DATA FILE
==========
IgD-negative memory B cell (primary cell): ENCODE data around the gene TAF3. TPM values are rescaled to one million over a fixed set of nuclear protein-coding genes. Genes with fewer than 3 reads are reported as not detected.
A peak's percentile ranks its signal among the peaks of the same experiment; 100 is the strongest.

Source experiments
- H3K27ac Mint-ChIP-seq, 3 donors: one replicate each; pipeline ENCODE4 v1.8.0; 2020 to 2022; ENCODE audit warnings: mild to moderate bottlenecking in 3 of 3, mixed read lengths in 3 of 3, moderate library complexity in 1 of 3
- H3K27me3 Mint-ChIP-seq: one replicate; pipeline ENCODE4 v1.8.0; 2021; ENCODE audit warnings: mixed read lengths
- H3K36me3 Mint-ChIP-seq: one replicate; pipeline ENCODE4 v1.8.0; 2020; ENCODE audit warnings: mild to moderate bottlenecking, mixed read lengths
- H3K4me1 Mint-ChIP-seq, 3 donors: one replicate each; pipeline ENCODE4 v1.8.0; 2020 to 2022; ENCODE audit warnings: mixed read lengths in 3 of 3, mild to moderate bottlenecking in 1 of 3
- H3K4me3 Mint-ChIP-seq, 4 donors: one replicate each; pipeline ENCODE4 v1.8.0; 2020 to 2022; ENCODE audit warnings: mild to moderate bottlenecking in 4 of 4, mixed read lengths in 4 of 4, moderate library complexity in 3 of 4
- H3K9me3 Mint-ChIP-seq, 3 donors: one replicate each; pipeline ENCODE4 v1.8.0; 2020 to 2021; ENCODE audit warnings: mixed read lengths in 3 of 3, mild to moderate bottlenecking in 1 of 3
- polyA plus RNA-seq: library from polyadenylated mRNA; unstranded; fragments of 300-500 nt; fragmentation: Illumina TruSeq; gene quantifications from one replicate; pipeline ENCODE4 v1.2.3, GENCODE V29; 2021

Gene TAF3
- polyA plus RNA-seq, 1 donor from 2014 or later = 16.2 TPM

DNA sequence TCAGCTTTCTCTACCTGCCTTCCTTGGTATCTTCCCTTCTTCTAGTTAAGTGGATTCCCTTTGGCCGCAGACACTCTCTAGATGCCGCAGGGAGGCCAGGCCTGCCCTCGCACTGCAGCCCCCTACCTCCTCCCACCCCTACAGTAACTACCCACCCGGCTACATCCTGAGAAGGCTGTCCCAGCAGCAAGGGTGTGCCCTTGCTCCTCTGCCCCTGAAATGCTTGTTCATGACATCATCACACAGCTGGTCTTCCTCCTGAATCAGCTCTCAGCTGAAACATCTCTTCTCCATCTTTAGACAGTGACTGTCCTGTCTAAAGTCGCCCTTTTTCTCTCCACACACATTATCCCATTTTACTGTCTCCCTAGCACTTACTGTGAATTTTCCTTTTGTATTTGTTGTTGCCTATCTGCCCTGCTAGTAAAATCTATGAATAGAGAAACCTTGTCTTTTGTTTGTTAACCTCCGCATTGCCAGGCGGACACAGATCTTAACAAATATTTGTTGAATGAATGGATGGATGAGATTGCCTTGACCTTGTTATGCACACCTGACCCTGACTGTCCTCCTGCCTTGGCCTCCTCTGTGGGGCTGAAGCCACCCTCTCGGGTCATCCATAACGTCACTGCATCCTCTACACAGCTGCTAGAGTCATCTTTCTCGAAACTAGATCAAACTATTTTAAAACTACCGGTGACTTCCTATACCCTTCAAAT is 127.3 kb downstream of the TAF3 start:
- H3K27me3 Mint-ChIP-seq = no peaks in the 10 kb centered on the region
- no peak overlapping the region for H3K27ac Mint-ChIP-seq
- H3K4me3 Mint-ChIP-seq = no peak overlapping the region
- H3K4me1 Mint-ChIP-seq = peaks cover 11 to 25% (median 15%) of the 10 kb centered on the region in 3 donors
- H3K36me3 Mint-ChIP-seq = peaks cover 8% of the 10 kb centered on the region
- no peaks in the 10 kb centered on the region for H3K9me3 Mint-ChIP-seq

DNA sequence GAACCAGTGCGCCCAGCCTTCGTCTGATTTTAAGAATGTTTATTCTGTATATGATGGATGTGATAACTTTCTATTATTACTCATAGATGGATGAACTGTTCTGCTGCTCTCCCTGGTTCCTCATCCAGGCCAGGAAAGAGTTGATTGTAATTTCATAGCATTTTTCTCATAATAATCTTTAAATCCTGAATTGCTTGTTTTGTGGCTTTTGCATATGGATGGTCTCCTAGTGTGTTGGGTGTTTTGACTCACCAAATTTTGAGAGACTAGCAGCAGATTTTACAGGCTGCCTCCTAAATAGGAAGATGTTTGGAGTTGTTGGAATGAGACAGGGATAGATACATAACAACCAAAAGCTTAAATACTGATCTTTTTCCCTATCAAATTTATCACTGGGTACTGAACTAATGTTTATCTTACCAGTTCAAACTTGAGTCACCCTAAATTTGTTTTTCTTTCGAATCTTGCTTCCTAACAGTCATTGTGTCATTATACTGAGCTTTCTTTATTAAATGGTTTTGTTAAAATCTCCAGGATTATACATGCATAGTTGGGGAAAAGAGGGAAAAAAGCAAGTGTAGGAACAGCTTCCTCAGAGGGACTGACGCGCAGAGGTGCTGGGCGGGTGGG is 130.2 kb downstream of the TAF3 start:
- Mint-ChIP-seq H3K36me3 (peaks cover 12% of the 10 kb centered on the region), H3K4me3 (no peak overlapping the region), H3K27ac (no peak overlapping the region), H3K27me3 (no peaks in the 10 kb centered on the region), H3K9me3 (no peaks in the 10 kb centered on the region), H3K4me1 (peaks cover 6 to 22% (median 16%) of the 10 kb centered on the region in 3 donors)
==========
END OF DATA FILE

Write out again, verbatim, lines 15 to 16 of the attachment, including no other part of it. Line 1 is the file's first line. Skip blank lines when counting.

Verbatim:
- no peak overlapping the region for H3K27ac Mint-ChIP-seq
- H3K4me3 Mint-ChIP-seq = no peak overlapping the region